In addition, the positive impact for Michigan far outweighs any small monetary loss. Michigan spends millions on well-funded Pure Michigan campaign which has been successful in promoting the state, and one could argue that the film incentives have done the same or even more in that regard. I have been lucky to work with countless actors and directors, and even given tours of the city to Quentin Tarantino, famous actors, and producers, who all fell in love with our state. Zack Snyder, director of Batman vs Superman, has expressed publicly his love for Detroit and his desire to return and finish the series of films here. These high-profile people promoting Michigan and bringing their business to the state goes much further than any ad campaign.
I urge you to consider the young people who are graduating from colleges across the state. I have never seen a state program more effective at curbing the ‘brain drain’ that plagues Michigan. Myself and countless other young folks have decided to stay in Michigan and make a career here, despite the sunnier skies in California.
There are other effects if the film incentives are eliminated. The state will be on the hook for $18 million in pension payments that were used as leverage to build the film studio project in Pontiac. This amount could be easily covered by another few years of film productions coming to the studio. Additionally, we have made promises to Michigan workers and filmmakers looking to return to Michigan in the coming years. As you well know, the film incentives were extended for 7 years just a few months ago. Eliminating them now not only breaks a promise to Michigan workers, but sends a signal that Michigan is not a good place to invest, where fickle lawmakers are changing the laws every few months. Finally, the incentives are just a small part of the state budget and we must look at this cost similar to the Pure Michigan campaign. The films shot here are a huge tourism and publicity draw for the state.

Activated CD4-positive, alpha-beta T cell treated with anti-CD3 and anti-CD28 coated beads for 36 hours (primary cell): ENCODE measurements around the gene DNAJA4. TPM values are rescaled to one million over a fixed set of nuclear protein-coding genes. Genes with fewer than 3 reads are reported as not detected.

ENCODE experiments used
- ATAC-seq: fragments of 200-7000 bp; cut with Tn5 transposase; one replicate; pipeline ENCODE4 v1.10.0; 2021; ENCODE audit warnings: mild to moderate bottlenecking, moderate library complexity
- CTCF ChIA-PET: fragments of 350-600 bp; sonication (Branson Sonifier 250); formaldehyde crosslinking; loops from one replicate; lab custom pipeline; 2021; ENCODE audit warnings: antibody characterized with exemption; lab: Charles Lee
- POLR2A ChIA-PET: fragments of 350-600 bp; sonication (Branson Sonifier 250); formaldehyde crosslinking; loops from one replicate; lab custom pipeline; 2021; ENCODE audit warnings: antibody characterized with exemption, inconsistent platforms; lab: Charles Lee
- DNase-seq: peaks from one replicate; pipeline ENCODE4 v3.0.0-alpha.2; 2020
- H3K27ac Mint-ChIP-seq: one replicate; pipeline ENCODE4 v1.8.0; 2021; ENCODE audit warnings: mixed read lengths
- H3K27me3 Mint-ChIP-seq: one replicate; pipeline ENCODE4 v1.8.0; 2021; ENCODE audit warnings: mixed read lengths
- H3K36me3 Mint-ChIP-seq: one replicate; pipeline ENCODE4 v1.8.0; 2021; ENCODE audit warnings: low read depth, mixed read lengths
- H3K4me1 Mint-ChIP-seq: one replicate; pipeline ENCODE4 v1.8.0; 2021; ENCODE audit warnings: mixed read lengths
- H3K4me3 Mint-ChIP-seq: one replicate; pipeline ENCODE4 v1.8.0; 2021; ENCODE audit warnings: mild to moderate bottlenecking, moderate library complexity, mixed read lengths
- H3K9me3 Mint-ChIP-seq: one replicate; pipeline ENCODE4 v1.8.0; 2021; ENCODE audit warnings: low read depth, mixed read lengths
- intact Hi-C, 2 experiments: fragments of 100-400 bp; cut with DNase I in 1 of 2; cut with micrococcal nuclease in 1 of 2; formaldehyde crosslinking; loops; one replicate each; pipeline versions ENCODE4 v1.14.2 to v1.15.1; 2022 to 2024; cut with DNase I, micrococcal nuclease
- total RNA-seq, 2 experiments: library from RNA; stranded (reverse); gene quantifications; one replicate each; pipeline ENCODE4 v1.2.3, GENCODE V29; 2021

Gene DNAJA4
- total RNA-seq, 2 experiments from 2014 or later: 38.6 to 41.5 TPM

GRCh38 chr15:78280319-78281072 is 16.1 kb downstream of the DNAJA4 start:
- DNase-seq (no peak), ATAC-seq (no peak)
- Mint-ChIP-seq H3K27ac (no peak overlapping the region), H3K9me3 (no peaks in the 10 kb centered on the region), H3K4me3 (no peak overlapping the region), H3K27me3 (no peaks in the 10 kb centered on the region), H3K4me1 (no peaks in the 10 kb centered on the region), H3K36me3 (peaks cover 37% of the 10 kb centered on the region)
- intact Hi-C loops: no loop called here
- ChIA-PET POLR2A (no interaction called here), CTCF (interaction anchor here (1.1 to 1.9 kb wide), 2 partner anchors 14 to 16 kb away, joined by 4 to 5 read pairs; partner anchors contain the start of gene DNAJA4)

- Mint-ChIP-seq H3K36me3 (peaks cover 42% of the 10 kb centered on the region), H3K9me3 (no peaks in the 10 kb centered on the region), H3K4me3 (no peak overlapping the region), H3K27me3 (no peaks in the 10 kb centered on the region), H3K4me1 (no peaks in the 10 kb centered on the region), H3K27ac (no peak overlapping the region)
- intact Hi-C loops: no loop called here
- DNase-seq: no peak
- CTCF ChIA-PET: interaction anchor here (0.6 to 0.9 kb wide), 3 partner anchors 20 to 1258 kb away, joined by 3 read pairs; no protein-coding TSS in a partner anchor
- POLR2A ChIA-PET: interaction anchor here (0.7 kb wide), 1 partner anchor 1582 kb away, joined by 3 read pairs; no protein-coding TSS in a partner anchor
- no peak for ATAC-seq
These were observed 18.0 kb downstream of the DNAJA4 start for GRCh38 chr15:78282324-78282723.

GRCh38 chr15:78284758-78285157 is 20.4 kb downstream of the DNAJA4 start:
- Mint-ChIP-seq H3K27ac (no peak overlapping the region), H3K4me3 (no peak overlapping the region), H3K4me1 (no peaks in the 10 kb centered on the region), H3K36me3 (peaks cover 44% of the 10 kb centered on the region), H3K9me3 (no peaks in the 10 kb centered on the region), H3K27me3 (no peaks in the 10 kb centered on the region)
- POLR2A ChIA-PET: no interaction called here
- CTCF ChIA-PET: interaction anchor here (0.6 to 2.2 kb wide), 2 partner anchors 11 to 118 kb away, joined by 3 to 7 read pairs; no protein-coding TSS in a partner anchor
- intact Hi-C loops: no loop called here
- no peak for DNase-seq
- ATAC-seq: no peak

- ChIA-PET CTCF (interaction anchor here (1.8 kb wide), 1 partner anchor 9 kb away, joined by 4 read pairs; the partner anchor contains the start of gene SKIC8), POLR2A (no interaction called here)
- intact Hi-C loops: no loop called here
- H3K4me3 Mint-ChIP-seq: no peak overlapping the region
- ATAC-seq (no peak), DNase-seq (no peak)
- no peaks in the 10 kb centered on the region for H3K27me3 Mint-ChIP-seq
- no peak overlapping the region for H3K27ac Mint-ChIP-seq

I understand the state is in a difficult financial position. May I make some suggestions for the film incentives to make them more viable, and less of a drain on the state? First off, increase the requirement to hire Michigan workers. Eliminate any incentives on actor salaries above $1 million, so the money is going to raw production expenses & crew only. Lower the rebate amount to 15%-25% of the production’s budget. Even a small incentive is better than none at all. Pulling the rug from under the film industry has absolutely destroyed investors’ and filmmakers’ confidence in Michigan. Lowering the incentive over time, without eliminating it entirely, would ease the burden on the state, while at the same time keeping the workers in Michigan and maintaining and investments that are currently being made and considered for the future.
I cannot urge you enough to support young Michigan workers such as myself. Please vote “no” on HB4122. Please take our jobs seriously. Please help me stay in Michigan, the state I love, my home. Thank you for your time and consideration.